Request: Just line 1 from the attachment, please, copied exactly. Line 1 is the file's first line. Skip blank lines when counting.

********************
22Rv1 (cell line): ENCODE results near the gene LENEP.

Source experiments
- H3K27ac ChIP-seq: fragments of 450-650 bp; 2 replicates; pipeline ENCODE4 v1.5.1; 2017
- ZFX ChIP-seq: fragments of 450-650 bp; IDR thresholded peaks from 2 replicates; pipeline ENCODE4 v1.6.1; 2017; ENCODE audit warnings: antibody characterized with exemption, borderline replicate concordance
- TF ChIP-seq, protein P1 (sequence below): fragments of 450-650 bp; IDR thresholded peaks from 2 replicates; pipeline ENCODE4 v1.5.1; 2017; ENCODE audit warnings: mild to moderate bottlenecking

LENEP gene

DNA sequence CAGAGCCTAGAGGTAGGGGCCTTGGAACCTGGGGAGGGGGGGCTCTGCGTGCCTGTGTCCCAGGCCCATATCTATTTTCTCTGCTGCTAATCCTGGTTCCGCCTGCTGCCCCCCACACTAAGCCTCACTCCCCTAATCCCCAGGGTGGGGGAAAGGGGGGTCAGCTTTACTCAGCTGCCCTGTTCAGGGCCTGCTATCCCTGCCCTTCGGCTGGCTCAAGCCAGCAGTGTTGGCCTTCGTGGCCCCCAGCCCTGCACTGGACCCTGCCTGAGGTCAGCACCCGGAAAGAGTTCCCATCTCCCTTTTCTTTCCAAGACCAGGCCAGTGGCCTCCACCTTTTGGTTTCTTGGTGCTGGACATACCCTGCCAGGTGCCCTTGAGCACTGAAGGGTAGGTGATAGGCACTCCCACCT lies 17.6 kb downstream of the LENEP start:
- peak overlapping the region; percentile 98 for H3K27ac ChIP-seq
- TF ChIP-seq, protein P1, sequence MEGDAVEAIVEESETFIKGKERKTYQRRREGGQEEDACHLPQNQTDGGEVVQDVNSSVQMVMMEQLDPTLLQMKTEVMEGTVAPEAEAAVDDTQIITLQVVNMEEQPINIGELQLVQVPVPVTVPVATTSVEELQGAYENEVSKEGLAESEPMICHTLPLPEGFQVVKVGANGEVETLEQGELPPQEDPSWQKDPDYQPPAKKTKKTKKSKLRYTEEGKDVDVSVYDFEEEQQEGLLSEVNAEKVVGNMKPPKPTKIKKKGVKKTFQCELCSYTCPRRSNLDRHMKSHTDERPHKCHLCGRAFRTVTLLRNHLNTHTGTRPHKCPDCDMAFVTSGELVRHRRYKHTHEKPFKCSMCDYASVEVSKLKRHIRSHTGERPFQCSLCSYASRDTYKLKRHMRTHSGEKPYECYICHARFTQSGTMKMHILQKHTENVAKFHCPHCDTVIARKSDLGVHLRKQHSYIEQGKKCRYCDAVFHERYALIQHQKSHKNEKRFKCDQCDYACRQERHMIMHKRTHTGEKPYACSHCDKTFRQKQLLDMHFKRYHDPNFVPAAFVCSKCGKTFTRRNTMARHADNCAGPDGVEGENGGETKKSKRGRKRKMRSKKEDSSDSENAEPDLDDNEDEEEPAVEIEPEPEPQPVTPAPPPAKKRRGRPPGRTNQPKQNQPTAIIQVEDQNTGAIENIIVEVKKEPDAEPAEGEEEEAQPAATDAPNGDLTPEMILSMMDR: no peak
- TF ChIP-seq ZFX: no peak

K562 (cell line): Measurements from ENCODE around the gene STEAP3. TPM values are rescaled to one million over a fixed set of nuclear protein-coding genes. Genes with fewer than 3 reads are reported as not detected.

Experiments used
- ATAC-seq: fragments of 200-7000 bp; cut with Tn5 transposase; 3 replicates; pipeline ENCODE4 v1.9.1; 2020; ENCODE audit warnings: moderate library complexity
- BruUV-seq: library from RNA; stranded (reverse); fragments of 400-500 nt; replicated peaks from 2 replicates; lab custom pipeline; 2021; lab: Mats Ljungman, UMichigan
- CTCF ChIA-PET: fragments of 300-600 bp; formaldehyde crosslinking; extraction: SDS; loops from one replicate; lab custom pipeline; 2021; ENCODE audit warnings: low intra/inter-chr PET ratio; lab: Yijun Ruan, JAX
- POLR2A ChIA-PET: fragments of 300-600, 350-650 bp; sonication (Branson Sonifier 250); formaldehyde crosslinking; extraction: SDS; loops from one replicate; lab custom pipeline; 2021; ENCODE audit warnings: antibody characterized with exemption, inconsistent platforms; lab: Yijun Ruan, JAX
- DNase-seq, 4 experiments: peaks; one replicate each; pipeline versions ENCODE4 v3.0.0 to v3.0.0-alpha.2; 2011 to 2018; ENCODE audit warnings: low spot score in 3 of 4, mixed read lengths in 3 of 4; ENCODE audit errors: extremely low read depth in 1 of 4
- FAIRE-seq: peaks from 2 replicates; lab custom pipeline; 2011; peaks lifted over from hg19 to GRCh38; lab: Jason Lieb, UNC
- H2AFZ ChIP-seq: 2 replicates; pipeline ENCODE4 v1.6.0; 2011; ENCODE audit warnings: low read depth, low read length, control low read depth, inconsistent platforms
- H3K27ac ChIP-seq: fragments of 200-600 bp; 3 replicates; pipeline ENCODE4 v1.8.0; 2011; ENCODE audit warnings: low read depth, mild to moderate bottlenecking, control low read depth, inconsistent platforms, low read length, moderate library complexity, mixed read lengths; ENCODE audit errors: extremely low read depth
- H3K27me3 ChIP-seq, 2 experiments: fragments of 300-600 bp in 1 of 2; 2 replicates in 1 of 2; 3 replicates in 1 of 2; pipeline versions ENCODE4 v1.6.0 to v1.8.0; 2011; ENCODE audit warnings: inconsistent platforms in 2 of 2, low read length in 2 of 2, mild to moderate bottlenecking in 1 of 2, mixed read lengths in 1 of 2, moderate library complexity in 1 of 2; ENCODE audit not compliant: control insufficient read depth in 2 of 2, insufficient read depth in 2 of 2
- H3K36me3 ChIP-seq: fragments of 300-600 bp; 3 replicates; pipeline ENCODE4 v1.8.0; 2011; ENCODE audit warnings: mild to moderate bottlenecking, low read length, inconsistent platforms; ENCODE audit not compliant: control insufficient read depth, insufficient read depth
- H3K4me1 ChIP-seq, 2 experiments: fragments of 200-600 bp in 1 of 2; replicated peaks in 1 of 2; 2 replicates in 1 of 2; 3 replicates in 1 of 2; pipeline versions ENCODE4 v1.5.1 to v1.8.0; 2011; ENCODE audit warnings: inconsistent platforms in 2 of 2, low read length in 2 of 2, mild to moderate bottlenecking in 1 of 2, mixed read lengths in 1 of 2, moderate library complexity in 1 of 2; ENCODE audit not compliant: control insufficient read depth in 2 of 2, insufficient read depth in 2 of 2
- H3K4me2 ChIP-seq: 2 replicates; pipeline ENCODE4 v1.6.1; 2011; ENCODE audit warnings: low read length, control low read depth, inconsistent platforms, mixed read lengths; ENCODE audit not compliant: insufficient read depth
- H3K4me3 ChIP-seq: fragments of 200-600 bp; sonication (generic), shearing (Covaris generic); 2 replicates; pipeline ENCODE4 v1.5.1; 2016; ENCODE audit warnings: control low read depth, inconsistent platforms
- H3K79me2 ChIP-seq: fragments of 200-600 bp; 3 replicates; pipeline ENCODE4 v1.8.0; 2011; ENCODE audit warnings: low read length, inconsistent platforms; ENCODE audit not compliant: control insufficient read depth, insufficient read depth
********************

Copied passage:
22Rv1 (cell line): ENCODE results near the gene LENEP.